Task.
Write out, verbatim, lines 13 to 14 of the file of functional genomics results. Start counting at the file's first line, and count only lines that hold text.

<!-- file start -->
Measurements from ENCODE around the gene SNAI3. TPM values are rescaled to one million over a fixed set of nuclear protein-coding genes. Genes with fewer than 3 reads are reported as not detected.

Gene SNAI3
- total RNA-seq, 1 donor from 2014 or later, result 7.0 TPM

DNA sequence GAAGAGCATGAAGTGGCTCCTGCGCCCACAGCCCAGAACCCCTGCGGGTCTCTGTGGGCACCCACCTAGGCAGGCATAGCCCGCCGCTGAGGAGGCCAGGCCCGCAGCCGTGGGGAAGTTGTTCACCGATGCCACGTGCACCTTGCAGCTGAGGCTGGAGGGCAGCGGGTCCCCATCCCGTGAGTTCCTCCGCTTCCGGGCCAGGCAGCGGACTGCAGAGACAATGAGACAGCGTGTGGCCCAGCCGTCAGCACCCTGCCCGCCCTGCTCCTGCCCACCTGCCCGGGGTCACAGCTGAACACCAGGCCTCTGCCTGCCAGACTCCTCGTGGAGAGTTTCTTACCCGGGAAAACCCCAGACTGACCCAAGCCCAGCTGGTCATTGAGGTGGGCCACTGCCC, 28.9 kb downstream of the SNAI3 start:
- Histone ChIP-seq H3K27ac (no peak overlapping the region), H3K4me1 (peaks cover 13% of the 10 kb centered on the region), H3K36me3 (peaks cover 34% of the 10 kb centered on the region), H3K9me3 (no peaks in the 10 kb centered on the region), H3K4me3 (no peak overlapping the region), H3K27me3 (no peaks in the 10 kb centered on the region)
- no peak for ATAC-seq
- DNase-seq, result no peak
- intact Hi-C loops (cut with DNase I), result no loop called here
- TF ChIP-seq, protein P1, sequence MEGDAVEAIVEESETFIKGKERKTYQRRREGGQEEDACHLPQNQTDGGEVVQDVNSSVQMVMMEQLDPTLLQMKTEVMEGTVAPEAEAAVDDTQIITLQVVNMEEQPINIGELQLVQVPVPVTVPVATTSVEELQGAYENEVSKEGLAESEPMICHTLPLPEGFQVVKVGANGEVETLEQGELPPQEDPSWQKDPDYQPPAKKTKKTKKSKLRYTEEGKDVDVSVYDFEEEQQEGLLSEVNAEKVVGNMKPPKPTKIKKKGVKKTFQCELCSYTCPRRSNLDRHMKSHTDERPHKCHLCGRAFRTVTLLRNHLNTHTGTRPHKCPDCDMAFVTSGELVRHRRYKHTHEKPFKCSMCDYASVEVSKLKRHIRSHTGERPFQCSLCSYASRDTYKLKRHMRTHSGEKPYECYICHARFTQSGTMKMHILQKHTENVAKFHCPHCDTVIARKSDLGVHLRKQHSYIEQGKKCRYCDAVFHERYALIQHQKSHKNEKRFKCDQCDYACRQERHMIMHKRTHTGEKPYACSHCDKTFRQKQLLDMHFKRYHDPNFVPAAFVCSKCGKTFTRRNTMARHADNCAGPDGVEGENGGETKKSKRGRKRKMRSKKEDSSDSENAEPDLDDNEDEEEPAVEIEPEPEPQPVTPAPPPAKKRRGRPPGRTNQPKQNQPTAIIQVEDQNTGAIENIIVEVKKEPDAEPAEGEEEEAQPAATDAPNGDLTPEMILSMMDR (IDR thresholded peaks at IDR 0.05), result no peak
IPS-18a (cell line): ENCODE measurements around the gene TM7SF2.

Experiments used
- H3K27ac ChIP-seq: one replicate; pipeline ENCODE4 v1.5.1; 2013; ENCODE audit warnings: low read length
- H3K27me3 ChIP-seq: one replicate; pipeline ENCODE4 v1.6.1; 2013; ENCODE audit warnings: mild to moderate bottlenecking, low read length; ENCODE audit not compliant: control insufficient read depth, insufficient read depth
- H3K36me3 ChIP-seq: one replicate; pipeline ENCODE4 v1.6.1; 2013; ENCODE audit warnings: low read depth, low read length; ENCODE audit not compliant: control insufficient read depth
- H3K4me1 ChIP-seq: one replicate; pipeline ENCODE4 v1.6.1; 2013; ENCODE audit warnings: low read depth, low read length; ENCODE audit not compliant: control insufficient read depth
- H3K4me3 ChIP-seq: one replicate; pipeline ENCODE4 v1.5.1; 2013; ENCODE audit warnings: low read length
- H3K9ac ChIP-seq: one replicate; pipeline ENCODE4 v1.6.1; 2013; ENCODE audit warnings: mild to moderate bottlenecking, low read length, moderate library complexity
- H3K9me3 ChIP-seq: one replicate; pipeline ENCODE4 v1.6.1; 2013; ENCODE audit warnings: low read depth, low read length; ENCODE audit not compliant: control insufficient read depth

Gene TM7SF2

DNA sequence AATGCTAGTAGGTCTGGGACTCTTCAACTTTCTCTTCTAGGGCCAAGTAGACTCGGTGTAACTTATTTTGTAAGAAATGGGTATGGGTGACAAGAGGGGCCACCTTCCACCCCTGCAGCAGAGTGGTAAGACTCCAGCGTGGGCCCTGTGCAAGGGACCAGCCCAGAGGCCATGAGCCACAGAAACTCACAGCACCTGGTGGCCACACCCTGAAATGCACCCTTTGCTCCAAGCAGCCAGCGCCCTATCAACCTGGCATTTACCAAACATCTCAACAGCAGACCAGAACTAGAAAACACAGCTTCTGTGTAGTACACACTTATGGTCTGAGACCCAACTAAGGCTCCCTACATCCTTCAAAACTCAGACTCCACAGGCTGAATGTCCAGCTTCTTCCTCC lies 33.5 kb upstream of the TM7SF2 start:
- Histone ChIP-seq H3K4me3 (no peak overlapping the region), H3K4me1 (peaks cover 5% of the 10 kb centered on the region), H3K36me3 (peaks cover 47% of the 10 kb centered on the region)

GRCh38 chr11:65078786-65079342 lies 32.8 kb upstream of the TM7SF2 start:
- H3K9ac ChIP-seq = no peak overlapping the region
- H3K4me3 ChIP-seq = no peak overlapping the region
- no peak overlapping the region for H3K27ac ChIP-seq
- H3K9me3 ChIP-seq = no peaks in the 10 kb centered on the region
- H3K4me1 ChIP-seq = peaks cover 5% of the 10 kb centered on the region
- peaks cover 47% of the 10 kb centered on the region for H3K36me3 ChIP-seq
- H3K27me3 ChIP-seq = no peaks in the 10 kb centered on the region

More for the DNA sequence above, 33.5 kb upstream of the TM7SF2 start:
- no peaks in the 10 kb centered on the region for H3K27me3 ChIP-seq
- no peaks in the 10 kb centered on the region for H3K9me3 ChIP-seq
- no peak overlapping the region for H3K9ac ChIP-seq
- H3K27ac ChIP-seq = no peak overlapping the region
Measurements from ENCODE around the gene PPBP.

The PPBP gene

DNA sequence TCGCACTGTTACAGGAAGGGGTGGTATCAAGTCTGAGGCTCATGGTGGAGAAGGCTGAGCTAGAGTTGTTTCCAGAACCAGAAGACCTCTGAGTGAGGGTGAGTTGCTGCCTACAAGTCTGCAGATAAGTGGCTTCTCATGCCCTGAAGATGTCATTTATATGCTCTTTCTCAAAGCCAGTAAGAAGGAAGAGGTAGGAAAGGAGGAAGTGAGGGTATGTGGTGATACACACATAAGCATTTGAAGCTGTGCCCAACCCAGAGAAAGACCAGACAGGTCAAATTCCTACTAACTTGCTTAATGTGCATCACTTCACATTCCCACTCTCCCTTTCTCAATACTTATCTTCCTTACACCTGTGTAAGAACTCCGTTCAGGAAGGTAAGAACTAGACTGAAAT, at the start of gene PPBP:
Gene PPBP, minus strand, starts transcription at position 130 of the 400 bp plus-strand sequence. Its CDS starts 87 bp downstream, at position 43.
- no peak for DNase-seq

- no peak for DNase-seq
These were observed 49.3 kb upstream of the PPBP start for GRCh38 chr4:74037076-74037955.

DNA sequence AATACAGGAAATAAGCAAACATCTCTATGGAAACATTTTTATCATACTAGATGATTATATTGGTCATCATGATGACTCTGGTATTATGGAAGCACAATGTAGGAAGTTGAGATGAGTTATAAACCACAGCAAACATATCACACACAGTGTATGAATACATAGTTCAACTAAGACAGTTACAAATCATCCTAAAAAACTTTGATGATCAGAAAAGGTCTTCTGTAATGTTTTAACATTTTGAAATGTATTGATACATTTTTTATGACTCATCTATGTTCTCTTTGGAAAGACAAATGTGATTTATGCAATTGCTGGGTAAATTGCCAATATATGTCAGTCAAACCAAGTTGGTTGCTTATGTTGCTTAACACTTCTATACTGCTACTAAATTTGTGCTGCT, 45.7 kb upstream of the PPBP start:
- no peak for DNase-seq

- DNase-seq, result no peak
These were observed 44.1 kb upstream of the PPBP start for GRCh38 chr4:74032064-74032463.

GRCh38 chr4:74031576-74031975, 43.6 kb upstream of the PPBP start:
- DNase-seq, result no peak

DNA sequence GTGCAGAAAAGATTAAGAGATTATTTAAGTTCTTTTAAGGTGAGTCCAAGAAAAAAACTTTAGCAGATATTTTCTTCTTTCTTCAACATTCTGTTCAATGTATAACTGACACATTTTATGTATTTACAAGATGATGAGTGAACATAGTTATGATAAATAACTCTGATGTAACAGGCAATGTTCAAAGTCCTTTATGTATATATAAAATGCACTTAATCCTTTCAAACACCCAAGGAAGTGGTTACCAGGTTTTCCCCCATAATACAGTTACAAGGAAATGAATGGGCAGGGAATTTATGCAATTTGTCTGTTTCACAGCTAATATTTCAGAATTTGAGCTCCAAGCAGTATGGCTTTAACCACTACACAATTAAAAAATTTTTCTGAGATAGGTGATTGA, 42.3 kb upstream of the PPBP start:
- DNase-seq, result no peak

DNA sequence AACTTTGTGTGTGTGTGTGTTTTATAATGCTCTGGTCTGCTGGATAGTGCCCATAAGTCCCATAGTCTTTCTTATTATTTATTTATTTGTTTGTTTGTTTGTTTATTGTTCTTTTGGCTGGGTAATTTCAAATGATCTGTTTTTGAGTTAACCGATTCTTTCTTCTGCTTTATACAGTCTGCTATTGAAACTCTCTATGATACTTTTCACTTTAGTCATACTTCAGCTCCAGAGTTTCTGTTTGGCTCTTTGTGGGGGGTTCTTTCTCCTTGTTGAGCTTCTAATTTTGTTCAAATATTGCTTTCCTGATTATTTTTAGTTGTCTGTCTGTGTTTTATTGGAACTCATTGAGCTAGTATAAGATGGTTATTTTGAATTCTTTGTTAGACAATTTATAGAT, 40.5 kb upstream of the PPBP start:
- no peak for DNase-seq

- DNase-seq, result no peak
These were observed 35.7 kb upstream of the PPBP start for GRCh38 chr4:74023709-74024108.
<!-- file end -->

- H3K27me3 ChIP-seq: one replicate; pipeline ENCODE4 v1.6.1; 2013; ENCODE audit warnings: mild to moderate bottlenecking, low read length; ENCODE audit not compliant: control insufficient read depth, insufficient read depth
- H3K36me3 ChIP-seq: one replicate; pipeline ENCODE4 v1.6.1; 2013; ENCODE audit warnings: low read depth, low read length; ENCODE audit not compliant: control insufficient read depth